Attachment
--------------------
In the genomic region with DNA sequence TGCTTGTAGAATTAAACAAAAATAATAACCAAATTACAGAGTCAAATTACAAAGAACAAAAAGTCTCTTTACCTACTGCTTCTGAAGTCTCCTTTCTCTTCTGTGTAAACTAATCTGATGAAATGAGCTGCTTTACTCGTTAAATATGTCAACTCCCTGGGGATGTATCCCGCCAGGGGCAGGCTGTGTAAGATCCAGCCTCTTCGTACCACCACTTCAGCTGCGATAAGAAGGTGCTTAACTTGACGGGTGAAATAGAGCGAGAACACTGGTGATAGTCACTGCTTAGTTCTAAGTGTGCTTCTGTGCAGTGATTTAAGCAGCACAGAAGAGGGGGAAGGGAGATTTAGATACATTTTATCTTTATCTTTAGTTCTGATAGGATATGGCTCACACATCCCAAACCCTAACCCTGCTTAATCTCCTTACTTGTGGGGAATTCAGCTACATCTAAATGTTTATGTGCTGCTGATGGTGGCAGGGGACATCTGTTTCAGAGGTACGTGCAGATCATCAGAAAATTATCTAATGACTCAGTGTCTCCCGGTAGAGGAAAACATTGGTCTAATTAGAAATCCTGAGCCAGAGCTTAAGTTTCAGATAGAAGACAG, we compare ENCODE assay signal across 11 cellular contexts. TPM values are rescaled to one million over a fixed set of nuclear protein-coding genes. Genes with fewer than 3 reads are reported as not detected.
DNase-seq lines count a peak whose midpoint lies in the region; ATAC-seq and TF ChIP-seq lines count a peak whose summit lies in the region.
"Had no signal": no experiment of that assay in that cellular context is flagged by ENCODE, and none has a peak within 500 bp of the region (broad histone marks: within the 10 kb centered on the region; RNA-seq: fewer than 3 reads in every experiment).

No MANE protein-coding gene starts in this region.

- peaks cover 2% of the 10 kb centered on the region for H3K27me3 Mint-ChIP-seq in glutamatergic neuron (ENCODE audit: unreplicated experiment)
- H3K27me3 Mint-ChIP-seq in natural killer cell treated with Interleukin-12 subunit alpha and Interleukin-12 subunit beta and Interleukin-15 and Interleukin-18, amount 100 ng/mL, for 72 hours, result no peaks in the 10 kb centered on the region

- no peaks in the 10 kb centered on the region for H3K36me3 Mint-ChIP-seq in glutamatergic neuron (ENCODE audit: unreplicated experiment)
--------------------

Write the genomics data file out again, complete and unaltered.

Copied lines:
In the genomic region with DNA sequence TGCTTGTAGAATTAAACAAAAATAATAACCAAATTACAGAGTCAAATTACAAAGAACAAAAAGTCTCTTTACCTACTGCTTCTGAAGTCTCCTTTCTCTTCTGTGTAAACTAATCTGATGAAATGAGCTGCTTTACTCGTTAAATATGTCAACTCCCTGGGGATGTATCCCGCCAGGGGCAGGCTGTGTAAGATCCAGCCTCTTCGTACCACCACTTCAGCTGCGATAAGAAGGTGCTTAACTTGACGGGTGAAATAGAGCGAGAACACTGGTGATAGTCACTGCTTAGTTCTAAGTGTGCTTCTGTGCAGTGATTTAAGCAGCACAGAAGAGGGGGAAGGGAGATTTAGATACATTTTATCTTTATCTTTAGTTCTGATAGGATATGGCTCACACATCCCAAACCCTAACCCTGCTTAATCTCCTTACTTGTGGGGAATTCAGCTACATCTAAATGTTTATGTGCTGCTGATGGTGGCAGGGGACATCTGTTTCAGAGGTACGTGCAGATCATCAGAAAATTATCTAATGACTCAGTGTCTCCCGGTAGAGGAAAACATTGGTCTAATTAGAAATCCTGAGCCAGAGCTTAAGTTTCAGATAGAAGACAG, we compare ENCODE assay signal across 11 cellular contexts. TPM values are rescaled to one million over a fixed set of nuclear protein-coding genes. Genes with fewer than 3 reads are reported as not detected.
DNase-seq lines count a peak whose midpoint lies in the region; ATAC-seq and TF ChIP-seq lines count a peak whose summit lies in the region.
"Had no signal": no experiment of that assay in that cellular context is flagged by ENCODE, and none has a peak within 500 bp of the region (broad histone marks: within the 10 kb centered on the region; RNA-seq: fewer than 3 reads in every experiment).

No MANE protein-coding gene starts in this region.

- peaks cover 2% of the 10 kb centered on the region for H3K27me3 Mint-ChIP-seq in glutamatergic neuron (ENCODE audit: unreplicated experiment)
- H3K27me3 Mint-ChIP-seq in natural killer cell treated with Interleukin-12 subunit alpha and Interleukin-12 subunit beta and Interleukin-15 and Interleukin-18, amount 100 ng/mL, for 72 hours, result no peaks in the 10 kb centered on the region

- no peaks in the 10 kb centered on the region for H3K36me3 Mint-ChIP-seq in glutamatergic neuron (ENCODE audit: unreplicated experiment)